Pen and paper is what I use!
Very much related: Time Management for System Administrators - this gets into a lot of the practical ways for sysadmins to manage our unique workload that includes deep heavy projects with constant support interruptions. Highly recommended!
Time Management for System Administrators has some great ideas to get you going, that work for solo on up to large teams.
A lot of people have said it already, in short
edit: I missed you had sites as well. You can make a certain day or two travel days, the sites know to expect you only then, primary site knows not to expect you. Even better, if you only have 1 or 2 tickets for the site with 6 users, bring your projects with you (or self-investment ed) and enjoy the peace and quiet of a remote site. Nobody misses you at the main site because you're expected to be gone. Site support as a solo IT can really throw a wrench in all of this, so you'll really need to set/define expectations of service etc there.
This book has long been one of the best for learning the unique ways that sysadmins need to manage their time:
This book has been suggested a few times so I finally got around to reading it. I think it has some good information in it. I'm only about halfway through it, but I like it so far.
Time Management for System Administrators
Other books would be any of the social books like "How to influence people", "7 healthy habits..." Etc.
I haven't read this one yet, but It has been suggested to me if you plan to go more into management/leadership Start with Why
Other books that have I have ear marked due to being mentioned:
Also, do a search for "Books for IT Professionals" to find a lot of other suggestions.
Time Management for System Administrators:
Personally I use a basic spiral bound notebook.
Maybe this will help: https://www.amazon.com/Time-Management-System-Administrators-Working/dp/0596007833/ref=nodl_
This book changed the way I handle my days when I was a solo engineer doing everything under the sun. Now that I'm part of a larger network engineering team, I only use a handful of the tools recommended in the book as I don't find my time to be as scarce, and I get pretty good priority communication from management.
When I was a solo engineer:
Start of day: Block off the first 30min of your day to deal with any immediate, business-critical fires that I was either called on, texted about, or emailed about. If nothing is critical and needing attention, I would evaluate my task whiteboard (broken up into Primary/Secondary/Tertiary columns). Items are assigned to Primary priority either by myself or my manager. Secondary and Tertiary priorities are up to me. If someone waiting on a task that I deemed was Secondary or Tertiary priority is upset about that, they can speak with my manager and we'll determine what is most critical to the business.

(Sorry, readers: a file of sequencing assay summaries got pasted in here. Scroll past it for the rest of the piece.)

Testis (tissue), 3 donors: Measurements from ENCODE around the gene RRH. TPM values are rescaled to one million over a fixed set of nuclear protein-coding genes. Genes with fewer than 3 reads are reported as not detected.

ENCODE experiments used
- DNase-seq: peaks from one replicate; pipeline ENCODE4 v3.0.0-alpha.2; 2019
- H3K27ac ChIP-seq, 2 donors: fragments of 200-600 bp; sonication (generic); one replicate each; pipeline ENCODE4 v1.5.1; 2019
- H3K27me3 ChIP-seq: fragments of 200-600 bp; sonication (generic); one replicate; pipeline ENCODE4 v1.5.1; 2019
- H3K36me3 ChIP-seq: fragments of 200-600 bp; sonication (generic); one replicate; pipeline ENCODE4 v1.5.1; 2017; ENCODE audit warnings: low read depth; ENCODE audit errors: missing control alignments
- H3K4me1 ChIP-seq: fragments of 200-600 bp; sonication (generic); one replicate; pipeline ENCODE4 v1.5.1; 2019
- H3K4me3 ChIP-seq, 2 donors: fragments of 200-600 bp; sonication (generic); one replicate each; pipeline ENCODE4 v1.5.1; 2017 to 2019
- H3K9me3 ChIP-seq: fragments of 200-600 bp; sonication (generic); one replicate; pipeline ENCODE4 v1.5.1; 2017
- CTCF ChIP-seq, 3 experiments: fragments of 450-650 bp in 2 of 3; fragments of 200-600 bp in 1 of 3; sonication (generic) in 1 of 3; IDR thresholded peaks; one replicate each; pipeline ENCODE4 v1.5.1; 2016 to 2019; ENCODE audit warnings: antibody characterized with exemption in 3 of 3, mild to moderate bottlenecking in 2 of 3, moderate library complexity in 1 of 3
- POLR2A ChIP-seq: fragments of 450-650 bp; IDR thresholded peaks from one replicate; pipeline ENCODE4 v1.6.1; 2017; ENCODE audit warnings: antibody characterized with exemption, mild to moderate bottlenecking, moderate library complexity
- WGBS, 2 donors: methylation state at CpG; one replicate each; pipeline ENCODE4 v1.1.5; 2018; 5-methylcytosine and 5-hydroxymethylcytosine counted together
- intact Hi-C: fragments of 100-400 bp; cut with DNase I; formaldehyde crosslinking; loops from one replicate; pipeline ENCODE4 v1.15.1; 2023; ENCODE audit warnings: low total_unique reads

End of day: Evaluate task whiteboard and determine what, if anything, needs to be added (and to what column) so it can be re-addressed tomorrow morning. As you cross off and wipe things from the board, make sure to document your accomplishments so it's easier on you/your boss during review time.
Start of Week: Maybe block off 30min with your manager/team lead/etc. to discuss current/upcoming projects. Document any completed tasks from your taskboard and wipe some off to make space (don't leave too much space or people might think you have nothing going on!)
End of Week: Update notes on what progress (if you managed to find any time) you've made on the projects you discussed in your stand-up meeting with your manager/lead/etc. at the beginning of the week. This is so you already have your notes ready next week and can do your Start of Day 30min fire addressing/taskboard eval on Monday without scrambling.
Start of Month: Man, I don't think I ever planned anything a month ahead.
This book helped me a lot and changed my life I strongly recommend - Time Management for System Administrators https://www.amazon.co.uk/dp/0596007833/ref=cm_sw_r_sms_c_api_i_r4WWCbJPR5RPA
>I can't go to the bathroom without missing atleast 1 phone call from someone about something breaking.
Don't worry about that. Hell, I straight up ignore my phone sometimes even when I'm right beside it. Priorities and such.
>if I need to start looking elsewhere for more pay to offset the stress
Not a bad idea. Always be cognizant of what's out there.
As others have said, bring it up professionally with your boss. His response will help sway the "should I look elsewhere" decision.
Another good suggestion is to work on time management skills. Here's a highly recommended book around here.
And you have vacation days for a reason. Use them. If you try to but they never approve it, then that's a big red flag.
These are a few books I always recommend in no particular order:
Old but still good
Might not be a technical best practice, but is a best practice in terms of mind set on how you manage your time.
"The Practice of Systems and Network Administration" by Thomas Limoncelli, Christina Hogan, and Strata Chalup
"Time Management for System Administrators" by Thomas Limoncelli
"Getting Things Done" by David Allen
"UNIX and Linux System Administration Handbook" by Evi Nemeth, Garth Snyder, Trent R. Hein, and Ben Whaley
"Essential System Administration" by Æleen Frisch
Even more formatting fun!
By the way, thank you for this list.
He also wrote Time Management for System Administrators which is pretty great.
Another great IT book I read recently was The Compassionate Geek . Solid customer service information and 100% relevant to IT.